Smith comes to terms with ADHD

Published 1:41 pm Wednesday, February 15, 2017

From working at Lunenburg Correctional Center to publishing his third book at age 28, Ryan Smith is no stranger to overcoming challenges.

The Prince Edward native has succeeded despite struggling for 23 years with undiagnosed attention deficit/hyperactivity disorder (ADHD).

One day, he said, he was reading about ADHD and decided it may apply to him.

He went to the doctor, who confirmed his suspicions and “it made perfectly good sense to me,” Smith said.

Beginning in his high school years, Smith used writing to cope with his ADHD, and over time, it became a form of therapy for him.

Though he will never truly be “cured” of ADHD, Smith is better able to handle the effects of his disorder than when he was as a child.

“Born a Fighter: The Highs and Lows of Becoming a Man,” his latest book, details Smith’s coming to terms with his ADHD, specifically focusing on his years in school.

“The book is about overcoming obstacles that life may throw at you,” said Smith. “Everyone has experienced the good, the bad and the ugly in life. The most important (thing) about life is that life is 10 percent what happens to you and 90 percent how you react to it.”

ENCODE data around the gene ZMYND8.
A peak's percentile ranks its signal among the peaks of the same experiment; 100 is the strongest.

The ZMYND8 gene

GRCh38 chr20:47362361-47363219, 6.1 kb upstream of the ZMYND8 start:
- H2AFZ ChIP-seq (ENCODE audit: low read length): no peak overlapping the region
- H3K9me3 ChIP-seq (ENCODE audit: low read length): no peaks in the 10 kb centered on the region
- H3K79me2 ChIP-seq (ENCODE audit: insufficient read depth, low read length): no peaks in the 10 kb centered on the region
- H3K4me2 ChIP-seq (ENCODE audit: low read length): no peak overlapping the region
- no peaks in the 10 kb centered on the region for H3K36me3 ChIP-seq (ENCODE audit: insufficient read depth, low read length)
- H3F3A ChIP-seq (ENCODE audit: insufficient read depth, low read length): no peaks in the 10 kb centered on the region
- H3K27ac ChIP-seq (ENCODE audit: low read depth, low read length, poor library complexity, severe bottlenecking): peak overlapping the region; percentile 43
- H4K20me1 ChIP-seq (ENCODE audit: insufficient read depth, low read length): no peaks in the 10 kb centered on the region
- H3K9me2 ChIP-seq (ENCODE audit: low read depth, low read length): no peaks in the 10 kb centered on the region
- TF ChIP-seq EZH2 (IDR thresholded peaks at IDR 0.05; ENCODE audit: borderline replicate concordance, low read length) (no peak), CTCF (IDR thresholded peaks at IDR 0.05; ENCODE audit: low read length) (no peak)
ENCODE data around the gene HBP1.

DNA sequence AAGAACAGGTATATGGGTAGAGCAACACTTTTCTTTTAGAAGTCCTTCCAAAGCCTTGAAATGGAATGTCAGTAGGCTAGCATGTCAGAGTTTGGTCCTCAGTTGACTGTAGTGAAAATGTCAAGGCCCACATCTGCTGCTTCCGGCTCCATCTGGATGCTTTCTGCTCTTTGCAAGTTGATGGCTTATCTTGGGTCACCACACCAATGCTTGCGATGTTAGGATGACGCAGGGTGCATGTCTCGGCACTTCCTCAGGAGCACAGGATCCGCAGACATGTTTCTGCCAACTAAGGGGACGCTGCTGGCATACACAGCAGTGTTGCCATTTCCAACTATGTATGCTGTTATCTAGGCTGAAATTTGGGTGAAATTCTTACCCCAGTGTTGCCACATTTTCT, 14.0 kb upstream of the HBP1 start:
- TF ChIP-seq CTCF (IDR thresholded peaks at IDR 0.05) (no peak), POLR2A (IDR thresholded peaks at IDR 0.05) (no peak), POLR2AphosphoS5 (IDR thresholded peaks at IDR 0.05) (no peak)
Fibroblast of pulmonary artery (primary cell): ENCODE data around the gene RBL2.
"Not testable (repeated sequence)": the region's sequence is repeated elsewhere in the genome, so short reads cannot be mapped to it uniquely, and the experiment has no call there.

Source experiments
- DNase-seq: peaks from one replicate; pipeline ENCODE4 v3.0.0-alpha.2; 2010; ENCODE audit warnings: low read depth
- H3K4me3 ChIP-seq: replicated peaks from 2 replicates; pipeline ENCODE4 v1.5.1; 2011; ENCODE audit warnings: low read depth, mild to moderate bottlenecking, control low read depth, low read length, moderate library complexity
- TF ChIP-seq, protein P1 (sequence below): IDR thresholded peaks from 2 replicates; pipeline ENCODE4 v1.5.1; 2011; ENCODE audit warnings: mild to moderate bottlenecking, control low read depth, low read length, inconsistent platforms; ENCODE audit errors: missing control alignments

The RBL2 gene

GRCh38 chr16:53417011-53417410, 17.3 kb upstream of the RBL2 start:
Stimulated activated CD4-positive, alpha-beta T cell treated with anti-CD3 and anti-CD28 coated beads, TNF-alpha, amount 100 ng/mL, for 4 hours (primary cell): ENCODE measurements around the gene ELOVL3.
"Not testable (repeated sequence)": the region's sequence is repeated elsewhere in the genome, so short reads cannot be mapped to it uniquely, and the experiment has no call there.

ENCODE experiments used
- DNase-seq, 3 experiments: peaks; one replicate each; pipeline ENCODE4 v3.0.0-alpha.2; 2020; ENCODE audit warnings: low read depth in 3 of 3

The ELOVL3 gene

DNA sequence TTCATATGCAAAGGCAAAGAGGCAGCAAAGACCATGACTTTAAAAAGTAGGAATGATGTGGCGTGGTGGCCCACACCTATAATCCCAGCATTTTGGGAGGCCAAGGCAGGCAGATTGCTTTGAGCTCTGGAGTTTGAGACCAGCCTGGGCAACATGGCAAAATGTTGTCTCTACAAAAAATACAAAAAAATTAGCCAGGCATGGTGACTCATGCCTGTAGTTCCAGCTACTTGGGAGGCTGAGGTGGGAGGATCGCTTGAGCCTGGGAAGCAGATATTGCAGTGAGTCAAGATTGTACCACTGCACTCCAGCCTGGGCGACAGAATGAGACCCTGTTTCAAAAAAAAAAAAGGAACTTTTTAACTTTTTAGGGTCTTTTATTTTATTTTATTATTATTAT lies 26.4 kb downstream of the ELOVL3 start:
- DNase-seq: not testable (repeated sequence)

Smith first began working at Lunenburg Correctional Center in 2015 after being employed by Powhatan Correctional Center and Piedmont Regional Jail in Farmville.

His work at these places relates directly back to the message of his book, he said.

Learning different duties in his positions was difficult to grasp at first, Smith said. “Many times I’ve learned something as it pertains to the job, then in a few minutes, I may forget. Things, like, can be tough at times.”

Though many people told Smith he wouldn’t be able to succeed in his position, he has proven them wrong.

“Always accept challenges,” Smith said, noting there will always be “naysayers and doubters.”

Smith said he gained this perspective from his father who told him “to always think positive before any challenge or situation.”

Smith said he has found support for his books in the Lunenburg community. He said co-workers have purchased his books in an effort to try new things and take some time to “live life.”

“I’ve been thinking on and off about possibly branching out (and) becoming a motivational speaker,” he said.

“Born a Fighter” is part autobiography, part poetry collection. His other two books, both published in 2013, are “Poetic Man” and “Motives and Thoughts of a Battered Soul.”

Smith uses Xlibris to self-publish his books. They are available on its website, as well as through Barnes & Noble and Amazon’s websites.